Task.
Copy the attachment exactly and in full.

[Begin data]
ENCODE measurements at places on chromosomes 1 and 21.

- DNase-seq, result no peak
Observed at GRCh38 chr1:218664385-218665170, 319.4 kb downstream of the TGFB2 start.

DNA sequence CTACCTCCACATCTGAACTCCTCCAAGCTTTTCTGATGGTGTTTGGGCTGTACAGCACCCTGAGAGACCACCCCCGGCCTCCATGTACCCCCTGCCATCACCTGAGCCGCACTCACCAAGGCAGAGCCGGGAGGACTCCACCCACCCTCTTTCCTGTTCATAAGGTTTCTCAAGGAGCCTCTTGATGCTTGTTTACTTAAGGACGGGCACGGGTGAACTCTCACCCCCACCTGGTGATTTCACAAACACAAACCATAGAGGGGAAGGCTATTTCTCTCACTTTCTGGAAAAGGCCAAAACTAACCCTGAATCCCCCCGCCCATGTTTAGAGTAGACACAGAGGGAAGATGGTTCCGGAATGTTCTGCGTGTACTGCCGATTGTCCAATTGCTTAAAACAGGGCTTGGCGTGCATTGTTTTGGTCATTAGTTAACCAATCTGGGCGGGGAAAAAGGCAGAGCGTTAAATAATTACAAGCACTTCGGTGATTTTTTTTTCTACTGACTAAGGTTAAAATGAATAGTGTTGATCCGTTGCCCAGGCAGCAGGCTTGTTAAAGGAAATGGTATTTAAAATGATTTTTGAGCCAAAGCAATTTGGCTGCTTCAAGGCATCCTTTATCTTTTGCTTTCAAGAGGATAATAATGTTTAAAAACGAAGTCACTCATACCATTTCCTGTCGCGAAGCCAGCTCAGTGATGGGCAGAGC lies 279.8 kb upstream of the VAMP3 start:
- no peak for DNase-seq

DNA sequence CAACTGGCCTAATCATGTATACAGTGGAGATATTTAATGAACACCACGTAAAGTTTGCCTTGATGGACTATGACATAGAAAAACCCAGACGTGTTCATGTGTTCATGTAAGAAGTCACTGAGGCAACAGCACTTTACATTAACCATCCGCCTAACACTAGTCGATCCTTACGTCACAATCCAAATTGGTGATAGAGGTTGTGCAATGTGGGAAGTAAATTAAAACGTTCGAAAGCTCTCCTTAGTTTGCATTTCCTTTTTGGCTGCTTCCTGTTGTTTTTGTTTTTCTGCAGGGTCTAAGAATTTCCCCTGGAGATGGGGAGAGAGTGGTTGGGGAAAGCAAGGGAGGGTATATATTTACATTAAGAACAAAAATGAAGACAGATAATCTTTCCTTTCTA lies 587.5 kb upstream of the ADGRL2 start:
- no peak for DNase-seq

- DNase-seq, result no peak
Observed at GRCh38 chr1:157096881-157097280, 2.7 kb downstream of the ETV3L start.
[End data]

ENCODE measurements at places on chromosomes 1 and 21.

- DNase-seq, result no peak
Observed at GRCh38 chr1:218664385-218665170, 319.4 kb downstream of the TGFB2 start.

DNA sequence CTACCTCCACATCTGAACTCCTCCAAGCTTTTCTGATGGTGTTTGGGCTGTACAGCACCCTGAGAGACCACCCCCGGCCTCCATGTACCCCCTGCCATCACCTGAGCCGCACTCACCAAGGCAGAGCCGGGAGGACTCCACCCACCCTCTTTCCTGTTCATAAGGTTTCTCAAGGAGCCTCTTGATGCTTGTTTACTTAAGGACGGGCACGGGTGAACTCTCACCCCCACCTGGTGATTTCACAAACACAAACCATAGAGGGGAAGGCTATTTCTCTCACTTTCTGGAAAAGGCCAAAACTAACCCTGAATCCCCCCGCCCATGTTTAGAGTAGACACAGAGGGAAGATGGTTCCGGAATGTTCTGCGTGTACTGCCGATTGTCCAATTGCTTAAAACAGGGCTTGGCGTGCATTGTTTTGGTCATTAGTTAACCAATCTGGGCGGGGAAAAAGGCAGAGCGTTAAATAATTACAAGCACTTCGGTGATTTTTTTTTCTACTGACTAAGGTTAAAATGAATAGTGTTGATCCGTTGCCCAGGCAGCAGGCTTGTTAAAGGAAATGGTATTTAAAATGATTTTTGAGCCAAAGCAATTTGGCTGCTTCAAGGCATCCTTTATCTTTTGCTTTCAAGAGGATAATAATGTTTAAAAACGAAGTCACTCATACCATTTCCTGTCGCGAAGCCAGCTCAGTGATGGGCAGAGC lies 279.8 kb upstream of the VAMP3 start:
- no peak for DNase-seq

DNA sequence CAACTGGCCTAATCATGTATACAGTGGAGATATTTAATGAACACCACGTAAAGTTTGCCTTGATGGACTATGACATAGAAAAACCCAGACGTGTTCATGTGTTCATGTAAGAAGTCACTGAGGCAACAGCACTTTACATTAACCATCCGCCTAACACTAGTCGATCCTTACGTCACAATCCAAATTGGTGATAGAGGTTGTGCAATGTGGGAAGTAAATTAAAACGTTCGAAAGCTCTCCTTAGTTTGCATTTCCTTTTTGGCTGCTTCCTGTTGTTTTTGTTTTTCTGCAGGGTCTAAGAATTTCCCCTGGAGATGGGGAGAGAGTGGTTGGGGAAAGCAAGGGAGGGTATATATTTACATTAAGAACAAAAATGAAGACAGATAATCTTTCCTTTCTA lies 587.5 kb upstream of the ADGRL2 start:
- no peak for DNase-seq

- DNase-seq, result no peak
Observed at GRCh38 chr1:157096881-157097280, 2.7 kb downstream of the ETV3L start.